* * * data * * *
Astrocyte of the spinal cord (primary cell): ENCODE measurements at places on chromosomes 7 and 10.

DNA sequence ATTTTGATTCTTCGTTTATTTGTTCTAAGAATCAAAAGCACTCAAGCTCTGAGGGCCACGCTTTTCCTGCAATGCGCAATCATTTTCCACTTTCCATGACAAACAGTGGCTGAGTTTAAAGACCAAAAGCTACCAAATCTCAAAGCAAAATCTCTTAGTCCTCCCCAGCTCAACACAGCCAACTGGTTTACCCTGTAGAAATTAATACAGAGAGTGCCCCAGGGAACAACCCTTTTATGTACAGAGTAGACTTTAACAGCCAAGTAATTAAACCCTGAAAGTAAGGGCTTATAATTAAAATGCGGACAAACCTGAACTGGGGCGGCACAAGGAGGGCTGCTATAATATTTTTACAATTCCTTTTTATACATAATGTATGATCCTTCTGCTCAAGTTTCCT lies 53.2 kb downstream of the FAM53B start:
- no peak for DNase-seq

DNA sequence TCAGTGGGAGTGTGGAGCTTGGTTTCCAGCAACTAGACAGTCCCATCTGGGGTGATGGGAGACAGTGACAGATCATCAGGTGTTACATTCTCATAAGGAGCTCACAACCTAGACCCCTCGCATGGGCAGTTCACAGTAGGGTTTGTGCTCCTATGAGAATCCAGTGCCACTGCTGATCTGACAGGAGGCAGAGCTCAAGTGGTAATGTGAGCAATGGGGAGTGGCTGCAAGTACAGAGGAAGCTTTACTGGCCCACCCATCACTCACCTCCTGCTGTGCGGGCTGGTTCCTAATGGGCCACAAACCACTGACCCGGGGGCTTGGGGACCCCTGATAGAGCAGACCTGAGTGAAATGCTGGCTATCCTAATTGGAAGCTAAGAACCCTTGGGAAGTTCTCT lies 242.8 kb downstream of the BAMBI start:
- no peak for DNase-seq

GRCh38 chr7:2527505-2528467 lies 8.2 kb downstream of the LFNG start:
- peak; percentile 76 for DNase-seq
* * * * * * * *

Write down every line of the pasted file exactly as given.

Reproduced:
Astrocyte of the spinal cord (primary cell): ENCODE measurements at places on chromosomes 7 and 10.

DNA sequence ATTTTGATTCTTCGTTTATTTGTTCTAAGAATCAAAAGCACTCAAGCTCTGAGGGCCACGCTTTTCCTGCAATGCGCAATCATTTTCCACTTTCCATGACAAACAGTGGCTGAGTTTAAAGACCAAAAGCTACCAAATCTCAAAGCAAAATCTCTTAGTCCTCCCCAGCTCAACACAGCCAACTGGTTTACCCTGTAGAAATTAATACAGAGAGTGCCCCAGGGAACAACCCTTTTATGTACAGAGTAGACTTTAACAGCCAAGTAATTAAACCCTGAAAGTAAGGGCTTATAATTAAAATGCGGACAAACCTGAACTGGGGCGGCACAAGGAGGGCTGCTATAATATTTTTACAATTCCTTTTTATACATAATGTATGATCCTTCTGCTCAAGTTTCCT lies 53.2 kb downstream of the FAM53B start:
- no peak for DNase-seq

DNA sequence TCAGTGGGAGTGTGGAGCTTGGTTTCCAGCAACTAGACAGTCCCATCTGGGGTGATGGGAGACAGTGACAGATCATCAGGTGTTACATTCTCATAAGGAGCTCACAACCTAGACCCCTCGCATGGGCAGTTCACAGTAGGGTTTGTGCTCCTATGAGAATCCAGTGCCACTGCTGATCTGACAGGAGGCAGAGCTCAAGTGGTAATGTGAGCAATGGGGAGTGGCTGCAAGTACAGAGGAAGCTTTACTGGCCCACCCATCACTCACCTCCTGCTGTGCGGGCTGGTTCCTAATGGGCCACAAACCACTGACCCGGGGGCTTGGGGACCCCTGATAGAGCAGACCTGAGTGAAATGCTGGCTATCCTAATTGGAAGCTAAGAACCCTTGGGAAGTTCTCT lies 242.8 kb downstream of the BAMBI start:
- no peak for DNase-seq

GRCh38 chr7:2527505-2528467 lies 8.2 kb downstream of the LFNG start:
- peak; percentile 76 for DNase-seq